girls and horrified the nation, and congress created the church arson prevention act. >> we are remained that our job is not done. >> just hours after the nation's first black president would be elected in 2008, three white men burned a prominently black church in massachusetts >> so the concern is there and the heightened awareness is there. >> so far they don't see any organized links but he said that his congregation is being proactive. >> we're hiring extra security. and most importantly, we believe that the church is a safe place to worship. >> jonathan martin, aljazeera new orleans. joining us from montgomery,
alabama, a senior fellow. and thank you for your time. >> thank you for having me. >> it's a pleasure. and so we're hearing reports and jonathan just mentioned in his report that the fire at the church last night was caused by lightning, but what are you learning about the three or four other fires in the black churches in south carolina and around the states since the charleston shooting? >> i think that the bottom line, we have yet to see real evidence emerge that suggests that they were in fact racially motivated arson attacks. main evidence is simply the coincidence, if that is what it is how quickly they came not after the massacre itself, but after the very strong reaction to the confederate battle flag. the huge controversy over the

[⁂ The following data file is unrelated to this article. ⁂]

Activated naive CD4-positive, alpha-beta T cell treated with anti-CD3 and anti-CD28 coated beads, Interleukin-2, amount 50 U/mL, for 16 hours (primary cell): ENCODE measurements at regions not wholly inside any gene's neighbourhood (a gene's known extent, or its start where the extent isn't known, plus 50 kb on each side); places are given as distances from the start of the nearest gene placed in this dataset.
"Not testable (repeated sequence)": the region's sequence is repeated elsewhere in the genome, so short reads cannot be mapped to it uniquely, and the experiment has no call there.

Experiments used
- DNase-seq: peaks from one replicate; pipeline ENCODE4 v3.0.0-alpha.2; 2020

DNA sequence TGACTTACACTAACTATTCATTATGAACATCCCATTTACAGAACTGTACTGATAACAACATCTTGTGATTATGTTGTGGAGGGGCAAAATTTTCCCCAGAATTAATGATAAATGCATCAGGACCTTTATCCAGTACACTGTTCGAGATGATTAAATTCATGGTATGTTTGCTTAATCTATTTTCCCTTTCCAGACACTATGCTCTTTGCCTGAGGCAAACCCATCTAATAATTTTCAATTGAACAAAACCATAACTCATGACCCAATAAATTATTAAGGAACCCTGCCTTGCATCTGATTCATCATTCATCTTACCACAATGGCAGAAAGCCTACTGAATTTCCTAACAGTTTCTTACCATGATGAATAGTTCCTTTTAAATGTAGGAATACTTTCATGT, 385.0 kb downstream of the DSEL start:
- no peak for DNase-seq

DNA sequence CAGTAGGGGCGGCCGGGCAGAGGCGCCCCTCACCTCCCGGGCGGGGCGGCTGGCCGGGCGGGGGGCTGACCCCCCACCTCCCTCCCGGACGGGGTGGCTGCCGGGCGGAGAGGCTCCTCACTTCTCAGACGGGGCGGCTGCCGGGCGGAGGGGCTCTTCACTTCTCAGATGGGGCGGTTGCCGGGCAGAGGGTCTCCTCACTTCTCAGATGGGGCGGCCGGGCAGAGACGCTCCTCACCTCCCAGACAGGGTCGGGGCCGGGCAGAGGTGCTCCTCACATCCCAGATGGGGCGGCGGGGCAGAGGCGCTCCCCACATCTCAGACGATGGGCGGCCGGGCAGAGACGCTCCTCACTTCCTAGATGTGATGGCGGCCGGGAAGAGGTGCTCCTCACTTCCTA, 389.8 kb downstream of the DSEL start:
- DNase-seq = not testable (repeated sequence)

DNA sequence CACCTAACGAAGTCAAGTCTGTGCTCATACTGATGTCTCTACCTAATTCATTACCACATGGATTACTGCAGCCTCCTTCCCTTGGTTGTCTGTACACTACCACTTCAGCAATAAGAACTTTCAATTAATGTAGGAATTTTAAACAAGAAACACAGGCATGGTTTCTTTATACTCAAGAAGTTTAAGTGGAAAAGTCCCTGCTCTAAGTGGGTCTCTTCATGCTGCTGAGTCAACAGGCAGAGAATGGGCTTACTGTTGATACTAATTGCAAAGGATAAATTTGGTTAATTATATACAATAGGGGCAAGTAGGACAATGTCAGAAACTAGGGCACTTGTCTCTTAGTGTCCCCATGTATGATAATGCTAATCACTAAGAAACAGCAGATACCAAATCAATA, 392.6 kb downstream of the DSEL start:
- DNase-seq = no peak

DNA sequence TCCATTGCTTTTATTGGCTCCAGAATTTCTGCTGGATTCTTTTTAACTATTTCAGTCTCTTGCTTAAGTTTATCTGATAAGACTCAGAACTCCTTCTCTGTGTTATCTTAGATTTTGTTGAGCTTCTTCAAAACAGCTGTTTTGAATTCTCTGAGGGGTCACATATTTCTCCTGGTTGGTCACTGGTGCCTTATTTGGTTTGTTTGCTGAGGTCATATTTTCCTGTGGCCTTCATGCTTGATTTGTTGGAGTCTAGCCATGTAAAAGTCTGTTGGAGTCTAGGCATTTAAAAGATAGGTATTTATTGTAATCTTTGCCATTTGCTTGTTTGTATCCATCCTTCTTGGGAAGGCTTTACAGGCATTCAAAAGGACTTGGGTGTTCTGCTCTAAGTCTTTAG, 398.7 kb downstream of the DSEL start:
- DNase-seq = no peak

flag. there's a huge amount of rage among white supremacists about cultural genocide. >> where are you picking that up? i know that the storm sight is one of the sights online that you keep an eye on, but where are you picking up the kind of venom that you are talking about there. >> exactly in places like storm front, it's a huge white supremacist forum run by an alabama clan leader, and an organization based here in alabama. and they're talking about the confederate flag, and all of the criticism, as being a great recruiting tool for them. and i'm not sure that's true, but that's what they're talking about. >> so is it fair to say that even if those three to four other fires at black churches turn out to be deliberate
attacks, and that's not the case at this point that they will most likely end up not as a coordinated action, but more likely a lone wolf attack? >> that's right. i think that it's incredibly unlikely that even if two or three or four of these churches were set on fire as reaction to the brouhaha because of the coldconfederate flag that it was done in a coordinated way. it's unlikely that it's a group. it would be lone wolves or inspiring other copy cats >> so looking back at the ame shooting, put into context there was a moment of that in martin's piece why have they been such a context in. >> let me say that the black